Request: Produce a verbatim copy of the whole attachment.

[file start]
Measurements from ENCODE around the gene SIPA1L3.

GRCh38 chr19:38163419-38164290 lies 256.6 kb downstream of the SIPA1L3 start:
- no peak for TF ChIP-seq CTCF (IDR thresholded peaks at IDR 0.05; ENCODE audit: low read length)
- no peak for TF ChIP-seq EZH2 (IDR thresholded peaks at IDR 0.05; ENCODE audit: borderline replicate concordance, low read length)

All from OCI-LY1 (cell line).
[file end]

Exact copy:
Measurements from ENCODE around the gene SIPA1L3.

GRCh38 chr19:38163419-38164290 lies 256.6 kb downstream of the SIPA1L3 start:
- no peak for TF ChIP-seq CTCF (IDR thresholded peaks at IDR 0.05; ENCODE audit: low read length)
- no peak for TF ChIP-seq EZH2 (IDR thresholded peaks at IDR 0.05; ENCODE audit: borderline replicate concordance, low read length)

All from OCI-LY1 (cell line).